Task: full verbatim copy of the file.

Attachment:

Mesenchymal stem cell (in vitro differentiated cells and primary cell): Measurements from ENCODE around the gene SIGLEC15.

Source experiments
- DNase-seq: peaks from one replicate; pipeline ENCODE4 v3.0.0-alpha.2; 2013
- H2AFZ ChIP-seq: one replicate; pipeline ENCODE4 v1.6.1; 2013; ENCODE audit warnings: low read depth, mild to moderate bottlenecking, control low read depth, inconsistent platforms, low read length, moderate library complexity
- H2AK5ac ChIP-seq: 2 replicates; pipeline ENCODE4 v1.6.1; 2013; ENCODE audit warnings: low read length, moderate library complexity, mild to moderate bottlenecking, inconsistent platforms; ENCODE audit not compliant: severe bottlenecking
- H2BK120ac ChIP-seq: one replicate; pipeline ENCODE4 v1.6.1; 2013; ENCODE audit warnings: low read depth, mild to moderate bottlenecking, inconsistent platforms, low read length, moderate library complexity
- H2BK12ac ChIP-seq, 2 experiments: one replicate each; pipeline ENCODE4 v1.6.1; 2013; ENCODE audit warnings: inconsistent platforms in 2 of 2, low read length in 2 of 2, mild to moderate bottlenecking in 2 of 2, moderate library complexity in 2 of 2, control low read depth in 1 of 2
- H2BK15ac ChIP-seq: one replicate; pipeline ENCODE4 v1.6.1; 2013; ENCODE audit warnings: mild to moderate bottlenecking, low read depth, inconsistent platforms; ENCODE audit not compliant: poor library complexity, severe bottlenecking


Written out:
Mesenchymal stem cell (in vitro differentiated cells and primary cell): Measurements from ENCODE around the gene SIGLEC15.

Source experiments
- DNase-seq: peaks from one replicate; pipeline ENCODE4 v3.0.0-alpha.2; 2013
- H2AFZ ChIP-seq: one replicate; pipeline ENCODE4 v1.6.1; 2013; ENCODE audit warnings: low read depth, mild to moderate bottlenecking, control low read depth, inconsistent platforms, low read length, moderate library complexity
- H2AK5ac ChIP-seq: 2 replicates; pipeline ENCODE4 v1.6.1; 2013; ENCODE audit warnings: low read length, moderate library complexity, mild to moderate bottlenecking, inconsistent platforms; ENCODE audit not compliant: severe bottlenecking
- H2BK120ac ChIP-seq: one replicate; pipeline ENCODE4 v1.6.1; 2013; ENCODE audit warnings: low read depth, mild to moderate bottlenecking, inconsistent platforms, low read length, moderate library complexity
- H2BK12ac ChIP-seq, 2 experiments: one replicate each; pipeline ENCODE4 v1.6.1; 2013; ENCODE audit warnings: inconsistent platforms in 2 of 2, low read length in 2 of 2, mild to moderate bottlenecking in 2 of 2, moderate library complexity in 2 of 2, control low read depth in 1 of 2
- H2BK15ac ChIP-seq: one replicate; pipeline ENCODE4 v1.6.1; 2013; ENCODE audit warnings: mild to moderate bottlenecking, low read depth, inconsistent platforms; ENCODE audit not compliant: poor library complexity, severe bottlenecking